• $\begingroup$ Hardware Architecture; Human-Computer Interaction; Information Retrieval; Information Theory; Learning; Logic in Computer Science; Mathematical Software; Multiagent Systems; Multimedia; Networking and Internet Architecture; Neural and Evolutionary Computing; Numerical Analysis; Operating Systems; Other Computer Science; Performance; Programming Languages; Robotics; Social and Information Networks; Software Engineering; Sound; Symbolic Computation; Systems and Control $\endgroup$ – Kaveh Apr 3 '12 at 1:19
  • $\begingroup$ @Kaveh, so anything relating to students, researchers and practitioners of computer science is fair game? Additionally, I am not trying make the list, I am just looking for something that has some kind of specifics. Having longs lists here is not helpfull... $\endgroup$ – soandos Apr 3 '12 at 1:19
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    $\begingroup$ @soandos, obviously not everything related to students, researchers and practitioners of computer science is on-topic. What is definitely on-topic is questions in computer science (not programming!). If you are a student taking a CS course and you have a question about the course material it is on-topic. If you see an article in CS journal or conference and you have a question about it that is on-topic. If you are working in a company as a computer scientists and you face a computer science problem that is on-topic. $\endgroup$ – Kaveh Apr 3 '12 at 1:22
  • $\begingroup$ Other questions related to students, researchers and practitioners of computer science might be on-topic, but that should be decided on rolling base, and in any case the question should be something where being a student/ researcher/practitioner of computer science is an essential part of the question. $\endgroup$ – Kaveh Apr 3 '12 at 1:27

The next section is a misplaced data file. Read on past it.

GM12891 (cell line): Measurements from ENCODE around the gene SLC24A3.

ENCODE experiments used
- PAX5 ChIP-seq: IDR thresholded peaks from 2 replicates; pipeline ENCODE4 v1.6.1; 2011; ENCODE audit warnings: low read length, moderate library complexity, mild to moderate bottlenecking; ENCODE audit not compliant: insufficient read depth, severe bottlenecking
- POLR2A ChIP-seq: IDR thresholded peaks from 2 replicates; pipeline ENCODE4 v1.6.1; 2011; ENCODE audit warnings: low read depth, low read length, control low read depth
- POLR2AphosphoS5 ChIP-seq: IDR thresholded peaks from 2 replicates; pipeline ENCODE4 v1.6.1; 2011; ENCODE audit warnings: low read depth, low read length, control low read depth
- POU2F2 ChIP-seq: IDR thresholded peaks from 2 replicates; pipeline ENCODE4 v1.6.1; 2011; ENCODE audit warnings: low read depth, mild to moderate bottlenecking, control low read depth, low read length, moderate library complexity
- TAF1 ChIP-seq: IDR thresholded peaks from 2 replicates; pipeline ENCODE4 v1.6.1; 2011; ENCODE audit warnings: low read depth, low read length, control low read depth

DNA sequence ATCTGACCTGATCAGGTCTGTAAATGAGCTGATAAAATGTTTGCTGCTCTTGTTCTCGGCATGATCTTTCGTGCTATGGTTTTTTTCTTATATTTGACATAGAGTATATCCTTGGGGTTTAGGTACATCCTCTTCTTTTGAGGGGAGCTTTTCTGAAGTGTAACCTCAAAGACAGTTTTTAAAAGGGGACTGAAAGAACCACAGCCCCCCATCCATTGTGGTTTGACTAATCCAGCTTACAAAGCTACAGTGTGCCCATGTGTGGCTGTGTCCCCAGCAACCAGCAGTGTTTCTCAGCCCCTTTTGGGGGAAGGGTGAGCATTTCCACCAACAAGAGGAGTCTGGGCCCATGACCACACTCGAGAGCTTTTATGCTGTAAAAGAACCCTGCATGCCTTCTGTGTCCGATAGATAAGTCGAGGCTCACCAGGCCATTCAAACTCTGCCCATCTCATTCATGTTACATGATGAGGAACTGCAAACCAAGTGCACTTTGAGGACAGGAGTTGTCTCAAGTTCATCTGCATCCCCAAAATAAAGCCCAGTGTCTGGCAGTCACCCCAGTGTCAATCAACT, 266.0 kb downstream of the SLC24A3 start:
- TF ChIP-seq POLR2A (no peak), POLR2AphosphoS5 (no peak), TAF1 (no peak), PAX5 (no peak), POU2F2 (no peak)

• $\begingroup$ If someone posts a paper showing an algorithm, would it be on topic to ask its complexity? $\endgroup$ – soandos Apr 3 '12 at 1:27
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    $\begingroup$ @soandos, the usual SE criteria apply, e.g. the question should be answerable. If it is a simple algorithm, then it might be fine. If it is a 10 page algorithm, then probably not. If it is not really a question but a try to attract attention or get verification to ones own claim of solving an open CS problem (e.g. P vs NP) then it is not a real question and should be closed as such. $\endgroup$ – Kaveh Apr 3 '12 at 1:31
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    $\begingroup$ @soandos Sure, figuring the complexity of an algorithm is on-topic here. That doesn't mean such a question couldn't be closed, but I doubt it would be closed for being off-topic. $\endgroup$ – Patrick87 Apr 3 '12 at 1:35

A comprehensive list of items that fall under "computer science for students, researchers and practitioners" is

  • impossible to create and
  • far too long.

Therefore, it is better to leave it at a general description and shape people's view of what CS is by the questions we allow. This is clearly necessary; I doubt anyone would ask for a similar list on math.SE.

Note that the "we" who "allow" questions -- namely the users with reputation high enough to vote for closing -- are so far (next to) all computer science majors so they should know.

If a certain type of offtopic question turns out to appear too often, we can always add clarifying statements to the FAQ then.